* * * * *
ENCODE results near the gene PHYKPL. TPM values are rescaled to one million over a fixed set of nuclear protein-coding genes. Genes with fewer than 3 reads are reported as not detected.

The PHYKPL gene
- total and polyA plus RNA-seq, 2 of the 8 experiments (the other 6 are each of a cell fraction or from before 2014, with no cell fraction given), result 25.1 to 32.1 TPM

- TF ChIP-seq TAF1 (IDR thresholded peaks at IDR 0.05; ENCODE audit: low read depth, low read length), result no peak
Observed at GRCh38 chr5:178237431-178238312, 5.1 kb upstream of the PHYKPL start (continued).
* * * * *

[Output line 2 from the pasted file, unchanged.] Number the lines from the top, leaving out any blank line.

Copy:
The PHYKPL gene